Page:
Franciscan Feminism

Gender and Sexuality: Week 2

Franciscan Feminism
Thursday, April 26, 2018

While my religious order is far from perfect, I appreciate how Franciscanism has in so many subtle ways honored and embraced the feminine side of things. One scholar rightly says that St. Francis “without having a specific feminist program . . . contributed to the feminizing of Christianity.” [1] French historian André Vauchez, in his critical biography of Francis, adds that this integration of the feminine “constitutes a fundamental turning point in the history of Western spirituality.” [2] I think they are both onto something, which creates the distinctiveness and even the heart of the Franciscan path. In so many ways, we were not like the classic pattern of religious orders.

St. Clare (1194-1253) is clearly the Franciscans’ archetypal symbol of the feminine, and yet the very male St. Francis (1182-1226) almost supernaturally exemplifies it—as a man. In my view, Franciscanism integrated the feminine element into a very patriarchal and overly masculinized Roman Church, the harsh male spirituality of the desert, and an overscheduled spirituality in most monasteries.

Franciscanism integrated the feminine both on the level of imagination and in practical ways too. It created new “softer” names for roles and functions, a more familial structure than a hierarchical one. We do not make our decisions top down, but communally in chapters (as do most communities now). Francis forbad us to use any titles implying up and down, like prior, abbot, or superior.

Happy and healthy Franciscans seem to present a combination of lightness of heart and firmness of foot at the same time. By this I mean that they do not take themselves so seriously, as upward-bound men often do; they often serve with quiet conviction and personal freedom as many mature women do.

I see this synthesis of both lightness and firmness as a more “feminine” approach to spirituality, beautifully exemplified in both Clare and Francis in different ways. It is a rare combination, so much so that it might seem a kind of holy foolishness. Androgyny is invariably a threatening Third Force if we are over-identified with one side or the other.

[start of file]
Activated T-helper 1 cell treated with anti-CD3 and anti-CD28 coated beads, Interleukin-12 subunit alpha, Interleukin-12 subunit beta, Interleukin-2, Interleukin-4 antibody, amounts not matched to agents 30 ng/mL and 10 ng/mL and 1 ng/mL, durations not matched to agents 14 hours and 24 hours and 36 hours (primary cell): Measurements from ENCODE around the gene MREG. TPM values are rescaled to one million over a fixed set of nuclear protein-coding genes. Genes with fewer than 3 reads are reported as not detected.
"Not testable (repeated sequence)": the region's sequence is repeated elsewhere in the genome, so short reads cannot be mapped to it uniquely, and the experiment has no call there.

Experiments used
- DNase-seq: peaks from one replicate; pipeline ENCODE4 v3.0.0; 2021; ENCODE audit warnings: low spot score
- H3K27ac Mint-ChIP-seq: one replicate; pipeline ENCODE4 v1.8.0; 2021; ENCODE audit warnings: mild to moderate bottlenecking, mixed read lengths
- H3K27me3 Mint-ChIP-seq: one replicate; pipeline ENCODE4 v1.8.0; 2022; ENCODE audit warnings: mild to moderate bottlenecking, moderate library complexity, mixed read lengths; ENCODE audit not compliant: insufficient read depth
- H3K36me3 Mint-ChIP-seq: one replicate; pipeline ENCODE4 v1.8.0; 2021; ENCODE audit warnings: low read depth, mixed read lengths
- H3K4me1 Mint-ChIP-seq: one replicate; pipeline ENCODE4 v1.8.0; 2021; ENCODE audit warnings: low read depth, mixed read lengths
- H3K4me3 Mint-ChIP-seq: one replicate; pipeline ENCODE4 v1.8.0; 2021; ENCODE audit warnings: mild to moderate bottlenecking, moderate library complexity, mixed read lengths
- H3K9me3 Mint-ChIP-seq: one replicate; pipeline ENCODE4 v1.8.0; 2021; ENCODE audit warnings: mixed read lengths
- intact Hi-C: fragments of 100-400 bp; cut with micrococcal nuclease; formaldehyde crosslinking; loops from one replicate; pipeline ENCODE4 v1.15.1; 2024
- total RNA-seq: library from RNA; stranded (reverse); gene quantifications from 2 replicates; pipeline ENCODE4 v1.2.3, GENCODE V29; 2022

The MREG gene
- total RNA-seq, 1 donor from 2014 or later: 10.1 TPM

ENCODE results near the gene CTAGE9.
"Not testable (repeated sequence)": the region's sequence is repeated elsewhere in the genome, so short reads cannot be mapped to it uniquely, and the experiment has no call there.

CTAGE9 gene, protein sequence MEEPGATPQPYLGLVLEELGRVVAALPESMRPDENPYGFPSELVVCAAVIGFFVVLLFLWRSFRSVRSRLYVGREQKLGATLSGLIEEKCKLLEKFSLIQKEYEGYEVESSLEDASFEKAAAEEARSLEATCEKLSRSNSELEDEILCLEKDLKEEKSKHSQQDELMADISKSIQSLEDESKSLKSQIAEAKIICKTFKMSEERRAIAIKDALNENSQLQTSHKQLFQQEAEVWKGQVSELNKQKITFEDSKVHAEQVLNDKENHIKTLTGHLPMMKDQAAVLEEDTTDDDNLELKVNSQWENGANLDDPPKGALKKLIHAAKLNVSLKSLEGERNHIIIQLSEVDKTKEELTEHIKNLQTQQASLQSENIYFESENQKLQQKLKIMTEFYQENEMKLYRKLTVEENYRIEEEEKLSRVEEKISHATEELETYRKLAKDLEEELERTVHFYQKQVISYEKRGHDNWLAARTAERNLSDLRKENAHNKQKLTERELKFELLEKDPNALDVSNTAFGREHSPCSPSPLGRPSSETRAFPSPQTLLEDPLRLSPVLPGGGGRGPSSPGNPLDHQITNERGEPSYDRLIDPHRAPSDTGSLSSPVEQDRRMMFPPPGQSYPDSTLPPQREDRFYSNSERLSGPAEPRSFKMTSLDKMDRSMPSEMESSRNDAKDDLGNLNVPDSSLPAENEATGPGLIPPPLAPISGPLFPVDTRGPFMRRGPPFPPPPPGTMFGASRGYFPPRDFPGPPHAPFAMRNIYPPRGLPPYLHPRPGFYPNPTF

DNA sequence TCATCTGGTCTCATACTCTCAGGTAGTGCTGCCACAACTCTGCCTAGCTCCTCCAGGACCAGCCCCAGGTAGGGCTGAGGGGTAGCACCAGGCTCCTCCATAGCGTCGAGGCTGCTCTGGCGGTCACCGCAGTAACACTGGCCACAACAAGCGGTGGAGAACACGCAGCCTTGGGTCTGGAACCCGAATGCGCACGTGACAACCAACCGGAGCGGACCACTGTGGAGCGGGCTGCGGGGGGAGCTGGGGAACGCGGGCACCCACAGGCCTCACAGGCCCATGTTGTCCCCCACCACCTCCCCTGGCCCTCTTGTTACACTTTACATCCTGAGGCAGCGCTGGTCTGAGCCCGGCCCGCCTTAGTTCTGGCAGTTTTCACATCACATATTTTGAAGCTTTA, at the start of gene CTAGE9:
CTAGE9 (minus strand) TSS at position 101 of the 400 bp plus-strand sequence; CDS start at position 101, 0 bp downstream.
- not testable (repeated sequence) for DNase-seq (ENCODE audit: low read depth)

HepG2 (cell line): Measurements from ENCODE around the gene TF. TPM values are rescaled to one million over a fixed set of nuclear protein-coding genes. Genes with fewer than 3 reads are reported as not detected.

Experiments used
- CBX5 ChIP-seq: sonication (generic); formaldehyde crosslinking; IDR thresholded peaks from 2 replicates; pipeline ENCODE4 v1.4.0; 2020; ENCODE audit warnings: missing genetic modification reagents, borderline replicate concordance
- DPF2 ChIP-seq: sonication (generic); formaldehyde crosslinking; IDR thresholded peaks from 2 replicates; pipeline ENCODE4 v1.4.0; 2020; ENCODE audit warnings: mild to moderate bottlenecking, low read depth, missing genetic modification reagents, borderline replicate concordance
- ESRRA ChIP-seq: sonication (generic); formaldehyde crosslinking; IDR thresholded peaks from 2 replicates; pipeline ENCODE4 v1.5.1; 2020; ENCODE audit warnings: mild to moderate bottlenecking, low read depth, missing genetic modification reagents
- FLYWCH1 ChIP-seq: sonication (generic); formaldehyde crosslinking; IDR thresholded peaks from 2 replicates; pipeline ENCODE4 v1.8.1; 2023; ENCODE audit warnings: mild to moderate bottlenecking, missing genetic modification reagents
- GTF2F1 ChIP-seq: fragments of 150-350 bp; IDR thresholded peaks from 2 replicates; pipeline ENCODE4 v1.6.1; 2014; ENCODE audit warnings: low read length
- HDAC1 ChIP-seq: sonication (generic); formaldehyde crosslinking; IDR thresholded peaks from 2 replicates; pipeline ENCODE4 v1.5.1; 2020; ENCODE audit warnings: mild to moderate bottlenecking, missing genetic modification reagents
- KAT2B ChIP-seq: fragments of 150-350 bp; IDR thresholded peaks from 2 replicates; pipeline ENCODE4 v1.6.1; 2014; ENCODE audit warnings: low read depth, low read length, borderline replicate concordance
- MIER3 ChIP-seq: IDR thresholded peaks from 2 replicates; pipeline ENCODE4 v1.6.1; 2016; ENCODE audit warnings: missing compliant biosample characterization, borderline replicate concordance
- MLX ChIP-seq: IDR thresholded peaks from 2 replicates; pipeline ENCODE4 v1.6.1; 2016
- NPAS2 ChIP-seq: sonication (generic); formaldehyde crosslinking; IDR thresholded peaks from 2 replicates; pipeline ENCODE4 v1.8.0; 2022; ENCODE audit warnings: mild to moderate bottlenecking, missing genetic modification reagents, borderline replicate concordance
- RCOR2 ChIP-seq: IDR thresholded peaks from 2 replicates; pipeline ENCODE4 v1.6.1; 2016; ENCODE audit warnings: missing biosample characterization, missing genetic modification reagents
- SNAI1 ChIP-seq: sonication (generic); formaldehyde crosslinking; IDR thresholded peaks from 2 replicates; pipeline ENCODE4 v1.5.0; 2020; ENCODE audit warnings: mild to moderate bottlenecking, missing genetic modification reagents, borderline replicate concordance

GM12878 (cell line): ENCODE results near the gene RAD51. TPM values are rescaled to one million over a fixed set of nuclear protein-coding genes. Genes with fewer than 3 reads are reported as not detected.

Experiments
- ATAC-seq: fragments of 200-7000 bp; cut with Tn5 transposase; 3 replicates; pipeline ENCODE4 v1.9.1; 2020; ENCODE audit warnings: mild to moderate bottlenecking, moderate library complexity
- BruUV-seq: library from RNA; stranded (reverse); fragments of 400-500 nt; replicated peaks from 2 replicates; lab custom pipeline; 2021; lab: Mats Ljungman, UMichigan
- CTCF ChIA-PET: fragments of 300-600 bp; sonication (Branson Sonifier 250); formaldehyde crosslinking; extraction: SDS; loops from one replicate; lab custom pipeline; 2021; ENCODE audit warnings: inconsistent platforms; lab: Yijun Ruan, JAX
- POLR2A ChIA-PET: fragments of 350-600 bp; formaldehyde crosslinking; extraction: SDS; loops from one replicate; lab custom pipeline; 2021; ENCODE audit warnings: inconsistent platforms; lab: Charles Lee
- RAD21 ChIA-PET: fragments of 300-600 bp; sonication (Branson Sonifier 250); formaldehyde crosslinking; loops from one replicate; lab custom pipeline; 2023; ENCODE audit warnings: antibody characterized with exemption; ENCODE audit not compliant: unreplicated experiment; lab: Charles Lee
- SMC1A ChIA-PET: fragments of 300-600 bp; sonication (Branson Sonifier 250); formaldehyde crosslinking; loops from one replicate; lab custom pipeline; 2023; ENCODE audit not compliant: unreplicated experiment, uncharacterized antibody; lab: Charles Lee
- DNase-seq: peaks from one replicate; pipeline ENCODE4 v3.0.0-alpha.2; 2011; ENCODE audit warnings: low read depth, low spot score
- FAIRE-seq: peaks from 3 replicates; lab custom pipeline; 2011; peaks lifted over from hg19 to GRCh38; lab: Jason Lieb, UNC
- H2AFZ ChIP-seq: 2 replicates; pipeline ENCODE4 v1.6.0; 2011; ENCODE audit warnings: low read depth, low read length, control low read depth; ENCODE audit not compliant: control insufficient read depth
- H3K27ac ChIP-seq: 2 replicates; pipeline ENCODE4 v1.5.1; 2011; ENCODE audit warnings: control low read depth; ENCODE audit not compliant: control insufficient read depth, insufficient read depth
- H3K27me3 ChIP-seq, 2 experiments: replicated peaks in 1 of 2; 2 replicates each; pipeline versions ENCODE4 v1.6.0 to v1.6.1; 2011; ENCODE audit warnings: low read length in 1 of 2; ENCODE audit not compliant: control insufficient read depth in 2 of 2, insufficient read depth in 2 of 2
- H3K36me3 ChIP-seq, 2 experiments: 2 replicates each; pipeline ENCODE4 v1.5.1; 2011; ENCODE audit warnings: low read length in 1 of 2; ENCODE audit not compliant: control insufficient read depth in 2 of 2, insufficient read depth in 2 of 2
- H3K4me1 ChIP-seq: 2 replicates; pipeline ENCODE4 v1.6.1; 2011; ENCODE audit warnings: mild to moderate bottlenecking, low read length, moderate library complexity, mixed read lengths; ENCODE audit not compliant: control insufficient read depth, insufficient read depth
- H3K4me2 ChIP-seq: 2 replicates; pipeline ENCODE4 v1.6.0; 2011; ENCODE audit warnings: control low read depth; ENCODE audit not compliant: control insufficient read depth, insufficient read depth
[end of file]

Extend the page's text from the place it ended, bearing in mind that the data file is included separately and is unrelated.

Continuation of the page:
Clare asks from the papacy that she be allowed to found her community on her privately conceived and untested ground that she calls a “privilege of poverty.” Then she waits patiently on her deathbed for the papal bull to arrive. She knows she will win, even though there was no precedent for women’s religious communities without dowries or patronage systems being able to sustain themselves.

As to Francis, he twirls around like a top at a crossroads to discern which way God wants him to go, and then sets off with utter confidence in the direction where he finally lands. Neither of these ways are classic Catholic means of discernment, decision-making, or discovering God’s will. Yet I believe the lightness of heart comes from contact with deep feminine intuition and with consciousness itself; the firmness of foot emerges when that feminine principle integrates with the mature masculine soul and moves forward with confidence into the outer world. These are just my interpretations, and you might well see it differently.

References:
[1] Jacques Dalarun, Francis of Assisi and the Feminine (Franciscan Institute: 2006), 127-154.

[2] André Vauchez, Francis of Assisi: The Life and Afterlife of a Medieval Saint (Yale University Press: 2012), 324-336.

Adapted from Richard Rohr, Eager to Love: The Alternative Way of Francis of Assisi (Franciscan Media: 2014), 119-120, 123-124.

Image credit: Study of a Boy Turning His Head (detail), Jacopo Pontormo, c. 1529, Uffizi Gallery, Florence, Italy.
Inspiration for this week’s banner image: If Jesus shows us what the completed human being looks like in male form, Mary Magdalene models it for us in its female version; together they become the Christosophia, the androgynous archetype of human wholeness. —Cynthia Bourgeault

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